14 “Even so it is not the will of your Father who is in heaven, that one of these little ones should perish.
15 And if your brother sin against you, go, show him his fault between you and him alone; if he listens to you, you have gained your brother.
16 But if he does not listen to you, take with you one or two more, that at the mouth of two witnesses or three every word may be established.
17 And if he refuses to listen to them, tell it to the assembly; and if he refuses to listen to the assembly also, let him be to you as the Gentile and the publican.”

This process is not about forcing another person to do what you want him to do. It is not even about forcing another person to obey Torah. It is about restoring that person back to YHWH in order that the person in question is once again hearing and obeying His Voice. In this process then, order is maintained. Please take careful note of verse fourteen. Yeshua states that the whole idea behind this process is that no one should be lost. If one cannot go to his neighbor with the idea of lovingly restoring him back from where he has fallen, then he has no business going to his brother yet. He needs to go back to step one and finish getting the log out of his own eye first. Going to one’s brother or neighbor for any other reason will result in utter catastrophe for all involved.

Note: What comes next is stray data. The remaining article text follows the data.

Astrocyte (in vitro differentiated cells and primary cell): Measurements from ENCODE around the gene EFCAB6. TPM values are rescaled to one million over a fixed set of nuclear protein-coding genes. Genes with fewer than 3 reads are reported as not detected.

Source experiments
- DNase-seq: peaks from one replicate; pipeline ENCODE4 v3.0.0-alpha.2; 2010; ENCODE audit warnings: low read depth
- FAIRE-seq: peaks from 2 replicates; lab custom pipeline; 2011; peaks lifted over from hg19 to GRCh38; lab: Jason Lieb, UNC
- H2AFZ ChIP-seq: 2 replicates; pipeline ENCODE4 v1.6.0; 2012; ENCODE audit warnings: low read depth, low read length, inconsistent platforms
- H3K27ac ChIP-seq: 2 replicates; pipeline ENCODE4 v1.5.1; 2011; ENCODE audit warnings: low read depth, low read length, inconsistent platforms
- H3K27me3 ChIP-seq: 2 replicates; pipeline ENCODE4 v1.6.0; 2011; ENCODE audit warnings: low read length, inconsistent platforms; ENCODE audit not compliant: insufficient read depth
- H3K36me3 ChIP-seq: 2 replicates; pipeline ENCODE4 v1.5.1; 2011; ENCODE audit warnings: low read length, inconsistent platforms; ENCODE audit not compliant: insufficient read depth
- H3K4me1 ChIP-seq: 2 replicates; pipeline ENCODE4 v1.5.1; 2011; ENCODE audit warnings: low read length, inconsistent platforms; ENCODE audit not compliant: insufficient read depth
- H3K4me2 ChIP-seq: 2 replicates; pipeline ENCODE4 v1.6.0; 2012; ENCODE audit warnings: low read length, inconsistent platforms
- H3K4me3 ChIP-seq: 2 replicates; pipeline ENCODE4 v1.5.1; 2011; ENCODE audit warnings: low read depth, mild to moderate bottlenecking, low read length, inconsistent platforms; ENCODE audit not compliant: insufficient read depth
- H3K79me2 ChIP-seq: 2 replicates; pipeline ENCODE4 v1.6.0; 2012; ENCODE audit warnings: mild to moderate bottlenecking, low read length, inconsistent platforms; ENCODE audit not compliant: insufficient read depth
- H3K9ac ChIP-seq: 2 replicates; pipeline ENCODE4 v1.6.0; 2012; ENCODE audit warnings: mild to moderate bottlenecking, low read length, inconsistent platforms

This is what it means to be my brother’s keeper. It means that I am interested in keeping him in a right relationship with YHWH first, and then second, in a right relationship with me. Being in a right relationship simply means a person is hearing and obeying the Voice of YHWH. If he is doing that then all is well. Being my brother’s keeper is not so much, what is my brother doing (or not doing) according to what YHWH has commanded me to do, but what has YHWH commanded him to do.

May YHWH teach us to be our brother’s keeper in a manner that is pleasing to Him.

Zerubbabel ben Emunah